You are an avid reader, a scientist, and a science fiction writer. Some people talk about science fiction as being a conversation, and science fiction authors often write books in conversation with or in response to other books. Do you see a relationship or conversation between your novel, Machinehood, and specific titles?

If anything, Machinehood is in conversation with pop culture and Hollywood depictions of artificial intelligence as well as biotech. Part of that comes from my educational background. Having a degree in a subject (in my case, computational neuroscience) makes it hard to accept unrealistic scenarios about that subject. In this novel, I tried to extrapolate from current technology to show what AI and cybernetics in our lives is likely to look like over the rest of this century. It’s an alternative to the polarization in movies—either the very evil (The Terminator, The Matrix), or the very victimized (A.I., Ex Machina).

In terms of books, I see this novel as something of a prequel or precursor to the story told in Annalee Newitz’s novel, Autonomous. They cover very similar themes, but mine is set about half a century earlier, with less development having happened on various fronts, including AI. That said, I had already drafted my novel when I read Autonomous. I can’t call my book a response to it, but I think they make for an interesting pairing.

Machinehood is your first novel out, but not your first book. Besides the collection and the recent Escape Pod anthology, you had a novella, Runtime, in 2016. Are there important differences in the structure, approach, or writing between the novella and Machinehood?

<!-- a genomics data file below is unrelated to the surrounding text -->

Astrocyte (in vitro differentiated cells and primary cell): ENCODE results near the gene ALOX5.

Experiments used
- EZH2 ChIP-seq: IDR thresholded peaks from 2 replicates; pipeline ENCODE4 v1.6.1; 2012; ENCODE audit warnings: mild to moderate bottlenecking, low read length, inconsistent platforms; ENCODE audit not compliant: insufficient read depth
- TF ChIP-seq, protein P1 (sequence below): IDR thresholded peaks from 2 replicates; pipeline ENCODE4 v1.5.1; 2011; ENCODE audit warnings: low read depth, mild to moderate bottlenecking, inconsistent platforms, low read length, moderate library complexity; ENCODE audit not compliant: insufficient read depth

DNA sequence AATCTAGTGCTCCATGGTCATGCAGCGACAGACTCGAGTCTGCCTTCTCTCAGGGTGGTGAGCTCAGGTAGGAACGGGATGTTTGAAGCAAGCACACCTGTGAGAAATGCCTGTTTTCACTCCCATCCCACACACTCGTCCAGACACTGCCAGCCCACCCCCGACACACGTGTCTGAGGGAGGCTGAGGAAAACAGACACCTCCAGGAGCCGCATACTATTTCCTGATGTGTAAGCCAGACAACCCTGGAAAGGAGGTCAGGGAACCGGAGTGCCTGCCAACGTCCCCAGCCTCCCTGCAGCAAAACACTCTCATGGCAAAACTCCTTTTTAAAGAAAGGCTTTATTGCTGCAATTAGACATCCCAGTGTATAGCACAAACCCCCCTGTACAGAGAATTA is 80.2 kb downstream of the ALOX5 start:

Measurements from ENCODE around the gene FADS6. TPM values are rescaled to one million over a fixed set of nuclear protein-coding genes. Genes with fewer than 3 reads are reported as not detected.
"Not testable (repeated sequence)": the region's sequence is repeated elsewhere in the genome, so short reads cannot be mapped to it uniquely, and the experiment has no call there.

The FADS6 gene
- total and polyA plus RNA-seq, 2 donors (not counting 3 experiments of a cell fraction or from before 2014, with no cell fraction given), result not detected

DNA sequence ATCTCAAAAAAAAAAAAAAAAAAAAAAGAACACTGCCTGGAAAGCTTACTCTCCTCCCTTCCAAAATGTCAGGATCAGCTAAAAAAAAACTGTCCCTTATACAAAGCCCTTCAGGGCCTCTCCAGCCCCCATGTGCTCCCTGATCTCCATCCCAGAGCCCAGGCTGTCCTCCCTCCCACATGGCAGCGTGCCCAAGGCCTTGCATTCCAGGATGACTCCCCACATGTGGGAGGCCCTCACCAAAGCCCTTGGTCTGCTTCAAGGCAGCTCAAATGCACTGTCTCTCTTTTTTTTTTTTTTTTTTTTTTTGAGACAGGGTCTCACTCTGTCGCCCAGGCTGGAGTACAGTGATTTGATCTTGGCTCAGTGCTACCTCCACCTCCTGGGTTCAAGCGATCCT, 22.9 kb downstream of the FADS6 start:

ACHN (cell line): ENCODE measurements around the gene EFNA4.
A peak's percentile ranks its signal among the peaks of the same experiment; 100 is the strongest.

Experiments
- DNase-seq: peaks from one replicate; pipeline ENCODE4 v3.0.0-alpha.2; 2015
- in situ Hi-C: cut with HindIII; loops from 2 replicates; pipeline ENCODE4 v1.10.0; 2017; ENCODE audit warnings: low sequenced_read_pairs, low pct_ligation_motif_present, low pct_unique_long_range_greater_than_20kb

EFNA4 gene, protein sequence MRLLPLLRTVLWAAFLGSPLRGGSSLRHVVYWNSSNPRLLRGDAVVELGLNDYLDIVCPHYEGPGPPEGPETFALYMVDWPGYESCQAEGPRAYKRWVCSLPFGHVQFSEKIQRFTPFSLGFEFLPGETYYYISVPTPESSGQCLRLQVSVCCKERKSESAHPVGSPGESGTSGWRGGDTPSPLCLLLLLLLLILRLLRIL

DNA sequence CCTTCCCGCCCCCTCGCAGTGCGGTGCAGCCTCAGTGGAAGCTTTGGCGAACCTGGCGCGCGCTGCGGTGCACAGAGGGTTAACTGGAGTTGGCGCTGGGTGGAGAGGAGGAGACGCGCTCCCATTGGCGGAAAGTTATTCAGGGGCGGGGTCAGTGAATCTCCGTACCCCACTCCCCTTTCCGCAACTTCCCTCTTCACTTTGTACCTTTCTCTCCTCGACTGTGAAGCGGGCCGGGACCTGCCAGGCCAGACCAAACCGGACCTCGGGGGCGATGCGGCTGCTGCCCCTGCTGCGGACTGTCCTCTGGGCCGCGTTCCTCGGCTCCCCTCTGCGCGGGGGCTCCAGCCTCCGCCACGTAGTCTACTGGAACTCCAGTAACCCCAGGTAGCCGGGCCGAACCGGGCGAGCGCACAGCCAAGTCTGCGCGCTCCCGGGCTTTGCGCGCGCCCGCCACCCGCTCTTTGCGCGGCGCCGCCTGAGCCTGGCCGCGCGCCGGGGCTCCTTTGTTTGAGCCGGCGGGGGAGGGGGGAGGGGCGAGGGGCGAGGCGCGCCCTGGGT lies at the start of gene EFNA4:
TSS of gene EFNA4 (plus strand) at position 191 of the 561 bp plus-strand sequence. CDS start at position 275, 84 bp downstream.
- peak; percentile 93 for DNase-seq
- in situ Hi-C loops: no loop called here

Short answer: Yes! Writing Runtime, which was on the shorter end of novella length, and required a vastly different skill set. I naïvely thought that writing a novel would be like writing a few novellas, but it’s an entirely different experience. Writing a novel requires far more complexity of plot and character development. I especially learned my lesson that spending time outlining up front can pay a lot of dividends for long-form storytelling. Machinehood went through five or six major revisions before it went to publishers. In contrast, Runtime went through one. The novel I’m currently working on is based off extensive planning. I don’t know yet if that means less time spent revising it, but I hope so.

One of the conceits of Machinehood is the way violence as entertainment meets gig economy culture, resulting in a system where body-guarding is partly about performance, and can be impacted in important ways by audience reaction. Is this a sly polemic against violence as entertainment? Is it a criticism of the direction of global economics? Or is it just a fun science fictional conceit, with no intentions around making any kind of statement?